Explaining Certified Pre-Owned Cars

Certified pre-owned cars, like this BMW, offer car buyers peace of mind with lower milage and a clean history.

Every car buyer wants quality, whether they’re buying new or used. New cars offer a certain peace of mind: new features, no mechanical problems and an intact warranty. Used cars, however, cover a much wider spectrum. It’s more difficult for buyers to gauge the exact quality of a used car on the lot. That’s why some manufacturers have developed the certified pre-owned (CPO) designation.

What is a Certified Pre-Owned Car?

CPO vehicles are generally the best selections from a dealer’s used car inventory. These are late-model cars with low mileage, clean history and virtually no mechanical issues or cosmetic damage. Before hitting the lot, the vehicles undergo an inspection and reconditioning process to bring the car as close to pristine condition as possible. Most importantly, CPOs will generally have the backing of the manufacturer, not just the dealer.

Dealers will also bundle CPO vehicles with perks you would expect from a new car purchase. Depending on the manufacturer, this could include:

  • Better financing terms
  • Complimentary oil changes
  • Free roadside assistance
  • Free loaner cars

Certified Does Not Mean Certified Pre-Owned

Occasionally, you’ll see dealers try to capitalize on the elevated perception of a CPO vehicle. Seeing “certified” on the window sticker does not necessarily mean the car qualifies for the manufacturer’s CPO program.

Many times, dealers will use language that make it appear that the car is certified by the manufacturer when it is not. Asking to see the Carfax report is one of the best ways to verify certification, as it will be on the report as a CPO offered for sale.

What About Pre-Certified Cars?

Some dealers have come up with a way to advertise a car as certified when it really isn’t. They will tell you it’s “pre-certified.” This allows the dealer to advertise the car at a lower price than its competition on websites like Autotrader, Cars.com, and Car Guru. At first glance, it will look like you’re getting a great car without paying the premium of a CPO.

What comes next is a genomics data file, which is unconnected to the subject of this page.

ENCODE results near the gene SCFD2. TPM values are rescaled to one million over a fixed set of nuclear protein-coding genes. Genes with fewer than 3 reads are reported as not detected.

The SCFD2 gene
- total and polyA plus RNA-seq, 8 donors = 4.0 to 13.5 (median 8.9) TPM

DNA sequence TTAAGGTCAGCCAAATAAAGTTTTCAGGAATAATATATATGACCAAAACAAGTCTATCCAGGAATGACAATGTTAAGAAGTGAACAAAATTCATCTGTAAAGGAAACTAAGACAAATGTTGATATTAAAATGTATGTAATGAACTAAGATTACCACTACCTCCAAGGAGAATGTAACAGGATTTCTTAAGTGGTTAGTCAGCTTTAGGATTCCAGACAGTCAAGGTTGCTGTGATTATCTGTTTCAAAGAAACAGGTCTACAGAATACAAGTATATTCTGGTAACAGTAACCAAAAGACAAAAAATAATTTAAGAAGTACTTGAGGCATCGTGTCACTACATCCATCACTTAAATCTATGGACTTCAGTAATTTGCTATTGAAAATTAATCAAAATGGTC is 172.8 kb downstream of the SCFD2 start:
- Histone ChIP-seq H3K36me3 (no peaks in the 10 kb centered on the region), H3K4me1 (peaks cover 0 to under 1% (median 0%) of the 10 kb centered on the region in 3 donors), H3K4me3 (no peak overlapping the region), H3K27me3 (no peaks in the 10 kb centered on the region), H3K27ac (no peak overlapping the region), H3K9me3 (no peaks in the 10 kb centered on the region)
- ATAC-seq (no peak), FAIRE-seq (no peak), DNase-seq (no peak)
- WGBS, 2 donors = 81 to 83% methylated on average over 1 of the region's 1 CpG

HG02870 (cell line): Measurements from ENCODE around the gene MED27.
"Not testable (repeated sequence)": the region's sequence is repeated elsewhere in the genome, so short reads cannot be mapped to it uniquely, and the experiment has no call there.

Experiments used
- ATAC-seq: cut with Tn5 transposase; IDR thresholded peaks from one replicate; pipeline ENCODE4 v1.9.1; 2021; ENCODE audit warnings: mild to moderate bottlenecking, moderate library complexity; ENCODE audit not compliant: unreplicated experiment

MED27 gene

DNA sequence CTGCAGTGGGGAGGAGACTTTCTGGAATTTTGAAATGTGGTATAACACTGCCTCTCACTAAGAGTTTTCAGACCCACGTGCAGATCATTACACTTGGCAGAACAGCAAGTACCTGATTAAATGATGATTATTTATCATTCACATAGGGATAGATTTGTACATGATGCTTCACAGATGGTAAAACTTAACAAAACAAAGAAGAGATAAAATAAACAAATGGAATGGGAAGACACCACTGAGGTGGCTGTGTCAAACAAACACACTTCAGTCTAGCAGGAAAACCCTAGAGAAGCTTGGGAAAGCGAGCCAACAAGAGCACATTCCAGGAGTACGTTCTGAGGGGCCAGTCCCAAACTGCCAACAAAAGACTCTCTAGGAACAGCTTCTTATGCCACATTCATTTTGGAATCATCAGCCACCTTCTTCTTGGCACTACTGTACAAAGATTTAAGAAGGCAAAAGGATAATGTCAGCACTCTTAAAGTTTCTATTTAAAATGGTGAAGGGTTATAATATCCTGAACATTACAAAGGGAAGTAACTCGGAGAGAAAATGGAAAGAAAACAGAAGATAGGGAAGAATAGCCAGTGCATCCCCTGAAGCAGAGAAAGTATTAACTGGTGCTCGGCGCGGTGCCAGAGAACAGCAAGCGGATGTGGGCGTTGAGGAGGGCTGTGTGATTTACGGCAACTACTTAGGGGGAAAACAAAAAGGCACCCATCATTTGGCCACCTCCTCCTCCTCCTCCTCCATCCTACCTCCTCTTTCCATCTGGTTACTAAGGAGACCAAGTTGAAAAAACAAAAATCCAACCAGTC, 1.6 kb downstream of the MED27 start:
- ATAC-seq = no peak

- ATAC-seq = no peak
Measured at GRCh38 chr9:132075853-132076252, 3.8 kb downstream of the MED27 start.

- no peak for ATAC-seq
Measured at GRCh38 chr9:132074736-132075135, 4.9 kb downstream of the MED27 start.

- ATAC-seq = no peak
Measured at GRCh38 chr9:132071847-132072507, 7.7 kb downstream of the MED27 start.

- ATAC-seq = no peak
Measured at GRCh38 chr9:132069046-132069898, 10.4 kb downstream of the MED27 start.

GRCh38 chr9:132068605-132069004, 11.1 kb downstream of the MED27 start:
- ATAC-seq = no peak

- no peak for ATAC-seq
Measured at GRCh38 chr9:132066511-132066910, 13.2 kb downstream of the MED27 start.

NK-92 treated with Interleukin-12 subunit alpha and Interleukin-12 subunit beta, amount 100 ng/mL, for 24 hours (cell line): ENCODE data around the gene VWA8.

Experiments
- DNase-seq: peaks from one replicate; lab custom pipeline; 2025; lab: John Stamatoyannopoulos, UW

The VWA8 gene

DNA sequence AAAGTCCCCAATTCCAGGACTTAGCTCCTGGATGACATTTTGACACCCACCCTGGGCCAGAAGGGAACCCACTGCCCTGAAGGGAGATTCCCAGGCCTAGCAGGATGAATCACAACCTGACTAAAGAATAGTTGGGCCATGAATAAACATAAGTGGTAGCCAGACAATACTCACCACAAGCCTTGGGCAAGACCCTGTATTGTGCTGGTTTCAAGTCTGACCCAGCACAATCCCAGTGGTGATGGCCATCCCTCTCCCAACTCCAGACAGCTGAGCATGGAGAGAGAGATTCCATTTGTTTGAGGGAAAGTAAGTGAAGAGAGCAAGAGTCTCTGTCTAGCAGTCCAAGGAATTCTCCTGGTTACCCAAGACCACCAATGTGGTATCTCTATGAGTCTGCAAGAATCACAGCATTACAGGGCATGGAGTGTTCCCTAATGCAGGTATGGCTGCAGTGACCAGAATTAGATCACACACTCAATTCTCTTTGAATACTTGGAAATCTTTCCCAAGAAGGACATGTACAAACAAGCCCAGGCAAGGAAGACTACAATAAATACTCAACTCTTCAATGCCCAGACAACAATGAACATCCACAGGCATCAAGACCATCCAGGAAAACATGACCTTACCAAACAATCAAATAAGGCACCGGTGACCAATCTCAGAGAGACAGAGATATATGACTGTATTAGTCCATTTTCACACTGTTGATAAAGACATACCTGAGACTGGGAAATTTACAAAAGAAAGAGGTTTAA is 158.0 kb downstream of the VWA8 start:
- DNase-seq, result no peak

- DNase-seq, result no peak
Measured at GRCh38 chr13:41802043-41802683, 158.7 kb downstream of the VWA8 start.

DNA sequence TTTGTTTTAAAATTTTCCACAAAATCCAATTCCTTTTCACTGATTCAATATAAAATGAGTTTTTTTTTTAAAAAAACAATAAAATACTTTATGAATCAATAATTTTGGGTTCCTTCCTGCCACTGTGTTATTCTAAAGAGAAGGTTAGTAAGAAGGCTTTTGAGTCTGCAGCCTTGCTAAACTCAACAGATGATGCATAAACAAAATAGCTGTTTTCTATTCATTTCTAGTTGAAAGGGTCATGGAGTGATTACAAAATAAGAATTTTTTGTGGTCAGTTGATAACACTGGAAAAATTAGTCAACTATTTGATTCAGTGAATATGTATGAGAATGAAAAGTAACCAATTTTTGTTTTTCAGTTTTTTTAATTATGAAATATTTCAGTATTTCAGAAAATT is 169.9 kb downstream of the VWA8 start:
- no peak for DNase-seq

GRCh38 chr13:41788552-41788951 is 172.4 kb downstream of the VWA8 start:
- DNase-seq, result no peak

Don’t be fooled. This is only a tactic to get you in the door. When you visit the dealer, they will tell you the car “meets the criteria for certification” and “can be certified at an extra cost.” After that, they will present options for certifying the car versus simply adding an extended warranty. This is a lowbrow tactic and it’s used more often than people realize.

Are Certified Pre-Owned Cars Worth It?

CPO vehicles are priced at a premium compared to used cars with similar mileage and condition. However, their extended warranties and reconditioning mean that you shouldn’t have to pay for any major repairs for a few extra years. In addition, if you’re financing the car, a CPO will generally have a lower interest rate from the manufacturer.

In general, CPOs are a great buy if you’re looking at a late-model used car and have the capability to spend more up front. There’s always a chance you could find a used car that’s every bit as nice as a CPO vehicle, but the extended manufacturer’s warranty is beyond compare.

Take it from us: there’s no one-size-fits-all approach to car buying. Your financial status, life stage, and future outlook are all important things to consider before signing anything. These factors may even determine whether you should buy or lease.

Let us walk you through it. Our car buying experts will advise and negotiate your deal from start to finish. You’ll save time while getting a great deal on your next car. Drop us a line today to get started.